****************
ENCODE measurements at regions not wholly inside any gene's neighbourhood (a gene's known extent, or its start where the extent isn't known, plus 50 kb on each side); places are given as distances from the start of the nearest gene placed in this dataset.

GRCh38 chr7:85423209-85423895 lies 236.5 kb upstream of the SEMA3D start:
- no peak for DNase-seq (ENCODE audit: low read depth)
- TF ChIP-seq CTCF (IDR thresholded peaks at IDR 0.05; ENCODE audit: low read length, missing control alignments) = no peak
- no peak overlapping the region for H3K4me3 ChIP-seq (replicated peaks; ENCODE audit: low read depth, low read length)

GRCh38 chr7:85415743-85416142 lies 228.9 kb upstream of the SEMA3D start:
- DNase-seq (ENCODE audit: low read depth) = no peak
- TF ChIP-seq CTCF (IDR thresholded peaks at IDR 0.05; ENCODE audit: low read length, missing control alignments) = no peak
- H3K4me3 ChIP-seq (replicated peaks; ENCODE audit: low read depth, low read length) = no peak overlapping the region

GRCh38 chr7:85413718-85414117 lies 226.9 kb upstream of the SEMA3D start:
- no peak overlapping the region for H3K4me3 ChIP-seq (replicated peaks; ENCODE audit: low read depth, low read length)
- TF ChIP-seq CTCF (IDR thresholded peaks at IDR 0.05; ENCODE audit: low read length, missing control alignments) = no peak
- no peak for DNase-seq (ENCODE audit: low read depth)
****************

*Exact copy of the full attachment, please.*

ENCODE measurements at regions not wholly inside any gene's neighbourhood (a gene's known extent, or its start where the extent isn't known, plus 50 kb on each side); places are given as distances from the start of the nearest gene placed in this dataset.

GRCh38 chr7:85423209-85423895 lies 236.5 kb upstream of the SEMA3D start:
- no peak for DNase-seq (ENCODE audit: low read depth)
- TF ChIP-seq CTCF (IDR thresholded peaks at IDR 0.05; ENCODE audit: low read length, missing control alignments) = no peak
- no peak overlapping the region for H3K4me3 ChIP-seq (replicated peaks; ENCODE audit: low read depth, low read length)

GRCh38 chr7:85415743-85416142 lies 228.9 kb upstream of the SEMA3D start:
- DNase-seq (ENCODE audit: low read depth) = no peak
- TF ChIP-seq CTCF (IDR thresholded peaks at IDR 0.05; ENCODE audit: low read length, missing control alignments) = no peak
- H3K4me3 ChIP-seq (replicated peaks; ENCODE audit: low read depth, low read length) = no peak overlapping the region

GRCh38 chr7:85413718-85414117 lies 226.9 kb upstream of the SEMA3D start:
- no peak overlapping the region for H3K4me3 ChIP-seq (replicated peaks; ENCODE audit: low read depth, low read length)
- TF ChIP-seq CTCF (IDR thresholded peaks at IDR 0.05; ENCODE audit: low read length, missing control alignments) = no peak
- no peak for DNase-seq (ENCODE audit: low read depth)